On one hand, there is something funny and quirky about having a border of thick, lush, poison ivy growing beside our driveway. It reminds me of the mixed message I used to get at the end of the “Beverly Hillbillies”. I could have sworn there was a long list of “make-yourself-at-home” type phrases as they were smiling and waving from their front porch, only to finish with “Don't come back now, ya hear?” (Turns out it's actually “Y'all come back now,” but that isn't how I heard it.)
Ultimately, though, we decided the poison ivy had to go, so we've been working hard digging up roots and trying to smother what's there with layers of cardboard, paper, leaves, compost. At first, we were just going for the worst spot, but in an unusual burst of enthusiasm, brought on, no doubt, by the spring-like spell we are having, we extended the initial poison-ivy smothering bed all the way down the drive. If we are successful, we will no longer have to run out to meet our visitors with “get out on the right side of the car!” greeting.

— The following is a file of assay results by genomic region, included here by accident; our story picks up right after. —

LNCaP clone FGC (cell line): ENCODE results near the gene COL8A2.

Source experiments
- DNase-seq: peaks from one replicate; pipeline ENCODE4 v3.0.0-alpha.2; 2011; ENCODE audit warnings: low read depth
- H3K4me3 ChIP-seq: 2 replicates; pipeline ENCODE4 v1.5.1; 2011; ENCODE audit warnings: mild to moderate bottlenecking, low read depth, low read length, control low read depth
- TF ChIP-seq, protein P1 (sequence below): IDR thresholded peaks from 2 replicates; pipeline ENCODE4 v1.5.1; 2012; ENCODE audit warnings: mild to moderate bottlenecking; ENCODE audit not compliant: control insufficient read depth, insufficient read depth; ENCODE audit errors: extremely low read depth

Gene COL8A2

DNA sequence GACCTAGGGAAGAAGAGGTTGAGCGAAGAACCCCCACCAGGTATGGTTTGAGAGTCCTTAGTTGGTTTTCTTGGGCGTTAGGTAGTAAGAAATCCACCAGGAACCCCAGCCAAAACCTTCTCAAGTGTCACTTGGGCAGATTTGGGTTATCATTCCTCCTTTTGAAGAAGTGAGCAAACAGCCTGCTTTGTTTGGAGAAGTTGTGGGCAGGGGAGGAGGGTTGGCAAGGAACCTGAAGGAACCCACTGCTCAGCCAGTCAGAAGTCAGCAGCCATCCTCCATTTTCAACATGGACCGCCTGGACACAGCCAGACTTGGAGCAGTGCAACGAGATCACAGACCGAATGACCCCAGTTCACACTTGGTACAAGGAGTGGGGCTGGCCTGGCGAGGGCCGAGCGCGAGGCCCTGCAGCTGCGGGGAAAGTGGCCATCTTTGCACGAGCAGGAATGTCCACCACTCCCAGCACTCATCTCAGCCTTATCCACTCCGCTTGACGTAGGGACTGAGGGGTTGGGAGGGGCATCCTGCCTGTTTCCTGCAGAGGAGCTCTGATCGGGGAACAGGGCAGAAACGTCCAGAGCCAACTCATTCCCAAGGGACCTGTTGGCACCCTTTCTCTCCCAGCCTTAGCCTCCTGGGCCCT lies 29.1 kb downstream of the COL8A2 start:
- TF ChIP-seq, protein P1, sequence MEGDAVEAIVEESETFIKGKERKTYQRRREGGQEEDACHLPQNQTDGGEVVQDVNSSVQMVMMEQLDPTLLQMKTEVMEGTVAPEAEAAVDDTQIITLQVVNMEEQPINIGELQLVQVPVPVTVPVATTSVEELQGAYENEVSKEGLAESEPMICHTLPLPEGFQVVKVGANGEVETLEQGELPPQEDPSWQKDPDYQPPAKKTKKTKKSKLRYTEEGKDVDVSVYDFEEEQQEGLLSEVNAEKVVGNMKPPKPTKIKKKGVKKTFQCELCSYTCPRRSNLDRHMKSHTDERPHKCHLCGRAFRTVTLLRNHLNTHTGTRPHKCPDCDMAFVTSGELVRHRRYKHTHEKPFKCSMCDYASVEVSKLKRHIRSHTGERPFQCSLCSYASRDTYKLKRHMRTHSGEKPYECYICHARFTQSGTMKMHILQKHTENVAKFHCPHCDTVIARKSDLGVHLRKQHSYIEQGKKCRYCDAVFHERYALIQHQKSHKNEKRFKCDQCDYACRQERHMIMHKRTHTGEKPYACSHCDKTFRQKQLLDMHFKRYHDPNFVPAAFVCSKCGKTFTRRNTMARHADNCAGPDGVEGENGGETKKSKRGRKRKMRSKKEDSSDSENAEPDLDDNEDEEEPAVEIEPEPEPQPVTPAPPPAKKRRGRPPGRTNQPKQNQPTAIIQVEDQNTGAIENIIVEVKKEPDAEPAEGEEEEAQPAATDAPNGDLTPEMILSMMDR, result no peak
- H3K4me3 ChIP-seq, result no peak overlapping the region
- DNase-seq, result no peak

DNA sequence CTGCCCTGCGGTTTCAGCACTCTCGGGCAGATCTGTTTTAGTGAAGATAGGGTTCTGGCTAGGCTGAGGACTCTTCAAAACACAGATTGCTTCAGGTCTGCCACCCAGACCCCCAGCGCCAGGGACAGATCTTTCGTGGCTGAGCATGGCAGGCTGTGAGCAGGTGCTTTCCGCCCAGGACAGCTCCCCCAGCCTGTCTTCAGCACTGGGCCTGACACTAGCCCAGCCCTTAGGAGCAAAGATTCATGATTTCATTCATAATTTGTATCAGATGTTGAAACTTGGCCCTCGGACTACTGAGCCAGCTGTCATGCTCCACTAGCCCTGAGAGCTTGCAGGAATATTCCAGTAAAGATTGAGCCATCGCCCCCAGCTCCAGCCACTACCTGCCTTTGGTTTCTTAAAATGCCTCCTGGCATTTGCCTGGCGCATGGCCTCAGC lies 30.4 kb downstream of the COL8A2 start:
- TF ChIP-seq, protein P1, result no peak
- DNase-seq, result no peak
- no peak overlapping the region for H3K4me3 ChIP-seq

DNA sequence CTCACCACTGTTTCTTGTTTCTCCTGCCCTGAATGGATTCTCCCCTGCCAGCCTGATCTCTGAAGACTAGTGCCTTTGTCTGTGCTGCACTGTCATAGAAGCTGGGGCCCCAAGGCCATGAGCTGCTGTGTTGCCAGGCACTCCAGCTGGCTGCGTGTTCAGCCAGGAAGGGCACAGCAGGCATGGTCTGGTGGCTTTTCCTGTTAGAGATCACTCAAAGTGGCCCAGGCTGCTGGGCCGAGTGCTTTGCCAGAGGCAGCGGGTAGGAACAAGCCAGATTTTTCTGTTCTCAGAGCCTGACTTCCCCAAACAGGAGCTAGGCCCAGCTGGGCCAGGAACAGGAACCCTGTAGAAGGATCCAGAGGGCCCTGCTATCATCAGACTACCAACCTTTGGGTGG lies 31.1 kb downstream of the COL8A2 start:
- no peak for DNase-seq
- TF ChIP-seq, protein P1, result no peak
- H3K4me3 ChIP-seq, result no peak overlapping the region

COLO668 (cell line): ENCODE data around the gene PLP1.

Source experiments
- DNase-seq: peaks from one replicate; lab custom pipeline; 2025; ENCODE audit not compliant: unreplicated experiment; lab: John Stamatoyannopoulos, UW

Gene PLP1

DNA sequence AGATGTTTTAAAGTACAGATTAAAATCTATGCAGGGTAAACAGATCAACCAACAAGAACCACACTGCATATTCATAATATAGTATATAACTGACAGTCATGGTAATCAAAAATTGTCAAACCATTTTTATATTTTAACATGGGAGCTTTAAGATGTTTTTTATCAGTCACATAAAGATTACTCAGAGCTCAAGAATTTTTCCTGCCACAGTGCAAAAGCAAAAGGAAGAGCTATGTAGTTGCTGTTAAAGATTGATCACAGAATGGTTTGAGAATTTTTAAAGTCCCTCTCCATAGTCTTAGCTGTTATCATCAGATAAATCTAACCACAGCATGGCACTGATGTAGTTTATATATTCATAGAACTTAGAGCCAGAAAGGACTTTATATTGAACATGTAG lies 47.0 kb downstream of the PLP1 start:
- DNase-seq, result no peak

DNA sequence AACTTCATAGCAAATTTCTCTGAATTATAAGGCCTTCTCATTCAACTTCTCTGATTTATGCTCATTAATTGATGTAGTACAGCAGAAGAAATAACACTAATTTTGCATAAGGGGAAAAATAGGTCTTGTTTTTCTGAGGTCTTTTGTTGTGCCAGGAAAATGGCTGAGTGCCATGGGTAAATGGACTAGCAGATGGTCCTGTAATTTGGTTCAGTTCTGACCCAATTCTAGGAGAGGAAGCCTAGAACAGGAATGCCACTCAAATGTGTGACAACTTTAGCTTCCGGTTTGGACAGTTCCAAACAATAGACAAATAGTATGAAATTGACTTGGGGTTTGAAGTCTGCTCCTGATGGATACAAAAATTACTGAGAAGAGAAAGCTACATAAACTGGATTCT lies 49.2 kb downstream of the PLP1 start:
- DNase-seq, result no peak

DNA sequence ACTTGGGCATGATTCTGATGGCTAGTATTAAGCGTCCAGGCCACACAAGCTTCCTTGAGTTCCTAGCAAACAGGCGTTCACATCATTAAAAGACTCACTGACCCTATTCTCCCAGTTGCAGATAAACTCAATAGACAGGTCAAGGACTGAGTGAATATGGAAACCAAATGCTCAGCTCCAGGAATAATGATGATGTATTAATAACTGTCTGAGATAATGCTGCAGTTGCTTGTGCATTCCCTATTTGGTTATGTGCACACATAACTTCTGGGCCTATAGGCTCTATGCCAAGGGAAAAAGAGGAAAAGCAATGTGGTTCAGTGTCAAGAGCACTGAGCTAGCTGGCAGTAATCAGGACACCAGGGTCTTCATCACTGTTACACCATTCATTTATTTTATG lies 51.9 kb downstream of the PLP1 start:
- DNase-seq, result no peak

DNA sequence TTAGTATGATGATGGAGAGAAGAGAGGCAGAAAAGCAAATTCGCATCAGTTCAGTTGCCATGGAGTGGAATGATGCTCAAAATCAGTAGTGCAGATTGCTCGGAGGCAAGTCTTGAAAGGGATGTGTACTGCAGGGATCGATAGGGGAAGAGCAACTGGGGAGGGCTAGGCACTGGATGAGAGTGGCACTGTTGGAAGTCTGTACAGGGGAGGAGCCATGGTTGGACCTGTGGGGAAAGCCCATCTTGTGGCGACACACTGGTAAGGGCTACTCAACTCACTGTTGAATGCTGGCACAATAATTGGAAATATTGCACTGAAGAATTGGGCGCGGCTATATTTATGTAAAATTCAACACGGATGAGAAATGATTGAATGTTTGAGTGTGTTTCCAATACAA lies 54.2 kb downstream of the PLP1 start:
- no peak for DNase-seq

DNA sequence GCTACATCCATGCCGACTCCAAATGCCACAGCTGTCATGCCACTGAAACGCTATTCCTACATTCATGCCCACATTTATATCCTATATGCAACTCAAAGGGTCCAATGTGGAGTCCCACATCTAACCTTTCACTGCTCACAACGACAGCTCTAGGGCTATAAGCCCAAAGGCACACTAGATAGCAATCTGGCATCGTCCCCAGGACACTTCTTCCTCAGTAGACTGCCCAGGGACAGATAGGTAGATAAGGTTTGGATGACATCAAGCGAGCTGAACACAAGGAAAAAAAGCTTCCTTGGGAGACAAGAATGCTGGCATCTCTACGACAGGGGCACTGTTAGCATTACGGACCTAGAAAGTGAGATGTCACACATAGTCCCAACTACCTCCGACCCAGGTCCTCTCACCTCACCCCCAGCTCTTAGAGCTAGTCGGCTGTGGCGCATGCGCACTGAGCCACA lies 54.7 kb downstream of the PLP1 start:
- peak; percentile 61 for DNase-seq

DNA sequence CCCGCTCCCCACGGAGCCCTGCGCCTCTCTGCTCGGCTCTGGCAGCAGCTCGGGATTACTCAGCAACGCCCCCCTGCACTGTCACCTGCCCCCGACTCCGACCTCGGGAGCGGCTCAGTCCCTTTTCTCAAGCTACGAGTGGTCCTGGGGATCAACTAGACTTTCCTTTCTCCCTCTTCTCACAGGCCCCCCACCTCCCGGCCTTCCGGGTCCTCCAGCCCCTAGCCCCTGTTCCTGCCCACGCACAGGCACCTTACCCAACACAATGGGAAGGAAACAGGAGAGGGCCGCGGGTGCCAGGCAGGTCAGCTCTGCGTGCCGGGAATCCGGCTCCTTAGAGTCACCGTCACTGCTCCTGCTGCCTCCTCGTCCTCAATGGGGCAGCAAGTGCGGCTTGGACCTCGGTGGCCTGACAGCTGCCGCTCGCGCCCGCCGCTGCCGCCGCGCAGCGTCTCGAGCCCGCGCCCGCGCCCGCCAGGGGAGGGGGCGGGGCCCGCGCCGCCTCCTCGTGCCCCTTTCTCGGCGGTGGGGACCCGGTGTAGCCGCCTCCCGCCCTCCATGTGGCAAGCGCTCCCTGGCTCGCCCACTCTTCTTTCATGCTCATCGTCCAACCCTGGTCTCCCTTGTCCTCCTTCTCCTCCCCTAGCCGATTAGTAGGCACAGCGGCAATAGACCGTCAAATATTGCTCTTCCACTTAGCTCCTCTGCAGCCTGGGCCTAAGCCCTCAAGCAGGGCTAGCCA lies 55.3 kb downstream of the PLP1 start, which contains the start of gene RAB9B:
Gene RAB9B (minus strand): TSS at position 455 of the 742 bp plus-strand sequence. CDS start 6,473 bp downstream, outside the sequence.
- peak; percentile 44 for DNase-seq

Famous friend Steve brought us a load of cane last year, and we have found so many uses for this sturdy stuff. We built tomato tee-pees that worked beautifully. But still there was so much left, and I felt guilty every time I looked at the stack. At the same time, I was annoyed by the neighbors straight behind us. Their landlord decided to trim back all of the overhanging trees (grr! not like he was planning a garden in back, or that they were in danger of possibly breaking off onto the house, 300 feet away! He just doesn't like trees, obvious when you look into that barren back lot.) So now my flat-back, sheared trees cannot block the ugly that is the back of the the two houses on the other street. Poor trees.
But back to the cane... here is the last of it, serving to obscure the view through to the other side and to serve as a backdrop for what is sure to be a stunning naturalized understory garden. I am hoping to get some more cane from Steve so I can finish this thing. Eventually.
Making a fence by hand from cane gives me new appreciation for the workers in some distant land churning out those 6 foot panels. This is hard work.